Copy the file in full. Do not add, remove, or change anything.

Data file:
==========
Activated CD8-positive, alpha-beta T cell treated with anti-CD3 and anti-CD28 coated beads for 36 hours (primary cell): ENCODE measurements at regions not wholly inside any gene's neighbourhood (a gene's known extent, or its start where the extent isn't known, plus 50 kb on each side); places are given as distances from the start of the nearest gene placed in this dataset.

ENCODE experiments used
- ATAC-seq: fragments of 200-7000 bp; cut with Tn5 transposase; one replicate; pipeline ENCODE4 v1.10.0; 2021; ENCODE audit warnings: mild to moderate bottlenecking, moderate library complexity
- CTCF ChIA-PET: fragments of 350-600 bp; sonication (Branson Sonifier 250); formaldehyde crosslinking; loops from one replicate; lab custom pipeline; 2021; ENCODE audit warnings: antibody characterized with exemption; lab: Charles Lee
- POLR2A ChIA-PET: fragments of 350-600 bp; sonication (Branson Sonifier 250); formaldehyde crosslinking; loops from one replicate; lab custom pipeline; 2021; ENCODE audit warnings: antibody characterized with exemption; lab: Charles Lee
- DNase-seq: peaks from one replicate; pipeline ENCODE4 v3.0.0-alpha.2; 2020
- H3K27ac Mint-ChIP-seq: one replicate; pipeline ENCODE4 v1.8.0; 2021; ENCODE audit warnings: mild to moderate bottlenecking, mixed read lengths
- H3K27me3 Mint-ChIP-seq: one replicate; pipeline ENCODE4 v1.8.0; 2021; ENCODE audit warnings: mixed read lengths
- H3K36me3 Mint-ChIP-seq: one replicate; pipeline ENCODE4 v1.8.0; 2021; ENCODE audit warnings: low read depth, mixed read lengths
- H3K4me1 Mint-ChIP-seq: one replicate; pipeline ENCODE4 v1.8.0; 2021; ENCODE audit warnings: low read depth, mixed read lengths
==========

Activated CD8-positive, alpha-beta T cell treated with anti-CD3 and anti-CD28 coated beads for 36 hours (primary cell): ENCODE measurements at regions not wholly inside any gene's neighbourhood (a gene's known extent, or its start where the extent isn't known, plus 50 kb on each side); places are given as distances from the start of the nearest gene placed in this dataset.

ENCODE experiments used
- ATAC-seq: fragments of 200-7000 bp; cut with Tn5 transposase; one replicate; pipeline ENCODE4 v1.10.0; 2021; ENCODE audit warnings: mild to moderate bottlenecking, moderate library complexity
- CTCF ChIA-PET: fragments of 350-600 bp; sonication (Branson Sonifier 250); formaldehyde crosslinking; loops from one replicate; lab custom pipeline; 2021; ENCODE audit warnings: antibody characterized with exemption; lab: Charles Lee
- POLR2A ChIA-PET: fragments of 350-600 bp; sonication (Branson Sonifier 250); formaldehyde crosslinking; loops from one replicate; lab custom pipeline; 2021; ENCODE audit warnings: antibody characterized with exemption; lab: Charles Lee
- DNase-seq: peaks from one replicate; pipeline ENCODE4 v3.0.0-alpha.2; 2020
- H3K27ac Mint-ChIP-seq: one replicate; pipeline ENCODE4 v1.8.0; 2021; ENCODE audit warnings: mild to moderate bottlenecking, mixed read lengths
- H3K27me3 Mint-ChIP-seq: one replicate; pipeline ENCODE4 v1.8.0; 2021; ENCODE audit warnings: mixed read lengths
- H3K36me3 Mint-ChIP-seq: one replicate; pipeline ENCODE4 v1.8.0; 2021; ENCODE audit warnings: low read depth, mixed read lengths
- H3K4me1 Mint-ChIP-seq: one replicate; pipeline ENCODE4 v1.8.0; 2021; ENCODE audit warnings: low read depth, mixed read lengths